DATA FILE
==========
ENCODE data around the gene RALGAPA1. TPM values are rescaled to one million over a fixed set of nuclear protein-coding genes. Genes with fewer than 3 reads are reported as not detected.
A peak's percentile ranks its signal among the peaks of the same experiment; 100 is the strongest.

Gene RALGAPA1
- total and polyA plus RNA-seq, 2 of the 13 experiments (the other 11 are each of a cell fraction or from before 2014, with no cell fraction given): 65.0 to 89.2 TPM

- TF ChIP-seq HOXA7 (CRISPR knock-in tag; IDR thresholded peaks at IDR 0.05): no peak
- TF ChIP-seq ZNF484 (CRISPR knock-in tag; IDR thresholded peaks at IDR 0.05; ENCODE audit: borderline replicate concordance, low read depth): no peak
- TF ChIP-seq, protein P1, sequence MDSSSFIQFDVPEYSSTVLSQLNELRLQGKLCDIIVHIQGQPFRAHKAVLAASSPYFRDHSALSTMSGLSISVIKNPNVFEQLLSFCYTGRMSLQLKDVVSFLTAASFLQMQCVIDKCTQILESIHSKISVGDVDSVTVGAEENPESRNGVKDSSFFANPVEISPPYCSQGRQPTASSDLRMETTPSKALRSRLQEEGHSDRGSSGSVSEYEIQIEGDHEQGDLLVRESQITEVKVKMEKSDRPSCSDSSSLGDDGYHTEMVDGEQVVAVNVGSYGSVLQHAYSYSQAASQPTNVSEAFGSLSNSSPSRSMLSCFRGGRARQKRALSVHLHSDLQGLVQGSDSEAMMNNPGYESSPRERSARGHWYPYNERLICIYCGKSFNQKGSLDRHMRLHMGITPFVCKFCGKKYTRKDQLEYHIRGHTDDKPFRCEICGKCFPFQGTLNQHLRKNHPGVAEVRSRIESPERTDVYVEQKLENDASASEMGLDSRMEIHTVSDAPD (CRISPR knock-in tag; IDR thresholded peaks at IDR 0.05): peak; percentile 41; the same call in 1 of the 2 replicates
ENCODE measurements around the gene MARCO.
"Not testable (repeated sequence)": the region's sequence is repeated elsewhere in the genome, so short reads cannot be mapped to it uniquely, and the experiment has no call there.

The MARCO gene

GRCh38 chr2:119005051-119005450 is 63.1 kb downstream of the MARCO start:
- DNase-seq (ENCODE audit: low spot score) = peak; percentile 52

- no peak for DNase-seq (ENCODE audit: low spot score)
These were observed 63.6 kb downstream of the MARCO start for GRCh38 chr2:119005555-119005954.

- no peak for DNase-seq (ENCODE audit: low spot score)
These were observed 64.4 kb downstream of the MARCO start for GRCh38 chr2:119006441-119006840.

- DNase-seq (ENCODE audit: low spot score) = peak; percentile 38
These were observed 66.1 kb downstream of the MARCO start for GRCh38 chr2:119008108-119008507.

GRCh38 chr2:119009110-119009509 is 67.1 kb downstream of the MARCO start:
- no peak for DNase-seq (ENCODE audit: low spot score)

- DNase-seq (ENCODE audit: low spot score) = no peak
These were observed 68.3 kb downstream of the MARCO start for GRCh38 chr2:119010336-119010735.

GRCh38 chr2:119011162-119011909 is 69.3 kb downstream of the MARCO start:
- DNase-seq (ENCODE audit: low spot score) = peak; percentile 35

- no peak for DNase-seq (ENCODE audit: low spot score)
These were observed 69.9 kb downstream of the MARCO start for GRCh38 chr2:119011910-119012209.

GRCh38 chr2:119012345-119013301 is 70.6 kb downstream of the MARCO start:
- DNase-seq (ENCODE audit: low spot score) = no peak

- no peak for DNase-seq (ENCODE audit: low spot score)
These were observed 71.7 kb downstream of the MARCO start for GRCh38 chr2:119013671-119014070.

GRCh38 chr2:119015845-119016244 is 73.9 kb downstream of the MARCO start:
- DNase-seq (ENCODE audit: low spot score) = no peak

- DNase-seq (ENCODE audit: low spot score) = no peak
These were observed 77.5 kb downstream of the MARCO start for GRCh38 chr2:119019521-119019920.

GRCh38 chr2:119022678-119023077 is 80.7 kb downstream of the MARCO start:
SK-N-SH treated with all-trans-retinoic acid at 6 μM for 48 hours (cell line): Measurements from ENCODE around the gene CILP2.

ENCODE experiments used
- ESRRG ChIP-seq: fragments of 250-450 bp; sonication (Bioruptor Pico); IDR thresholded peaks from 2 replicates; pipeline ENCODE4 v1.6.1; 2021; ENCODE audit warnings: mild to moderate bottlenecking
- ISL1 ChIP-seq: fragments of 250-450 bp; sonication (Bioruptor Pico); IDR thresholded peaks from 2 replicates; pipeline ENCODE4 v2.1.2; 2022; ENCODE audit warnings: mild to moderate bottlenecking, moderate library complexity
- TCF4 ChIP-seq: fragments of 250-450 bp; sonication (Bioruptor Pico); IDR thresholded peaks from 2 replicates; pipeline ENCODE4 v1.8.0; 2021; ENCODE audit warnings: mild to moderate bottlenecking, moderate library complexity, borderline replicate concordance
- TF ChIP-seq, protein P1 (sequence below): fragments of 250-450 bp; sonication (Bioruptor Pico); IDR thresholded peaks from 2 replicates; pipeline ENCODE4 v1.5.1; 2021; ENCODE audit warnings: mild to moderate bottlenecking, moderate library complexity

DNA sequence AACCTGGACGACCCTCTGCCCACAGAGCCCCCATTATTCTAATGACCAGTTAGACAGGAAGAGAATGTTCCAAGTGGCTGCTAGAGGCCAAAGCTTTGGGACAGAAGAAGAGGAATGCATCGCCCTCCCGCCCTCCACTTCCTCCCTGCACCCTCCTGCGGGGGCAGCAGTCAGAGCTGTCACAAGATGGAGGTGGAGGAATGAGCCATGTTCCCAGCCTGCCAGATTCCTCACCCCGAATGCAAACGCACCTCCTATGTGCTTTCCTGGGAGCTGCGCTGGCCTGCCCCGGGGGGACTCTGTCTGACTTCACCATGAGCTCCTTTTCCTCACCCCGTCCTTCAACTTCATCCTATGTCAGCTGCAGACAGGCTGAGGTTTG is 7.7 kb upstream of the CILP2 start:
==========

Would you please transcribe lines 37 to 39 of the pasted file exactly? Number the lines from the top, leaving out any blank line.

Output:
ENCODE experiments used
- ESRRG ChIP-seq: fragments of 250-450 bp; sonication (Bioruptor Pico); IDR thresholded peaks from 2 replicates; pipeline ENCODE4 v1.6.1; 2021; ENCODE audit warnings: mild to moderate bottlenecking
- ISL1 ChIP-seq: fragments of 250-450 bp; sonication (Bioruptor Pico); IDR thresholded peaks from 2 replicates; pipeline ENCODE4 v2.1.2; 2022; ENCODE audit warnings: mild to moderate bottlenecking, moderate library complexity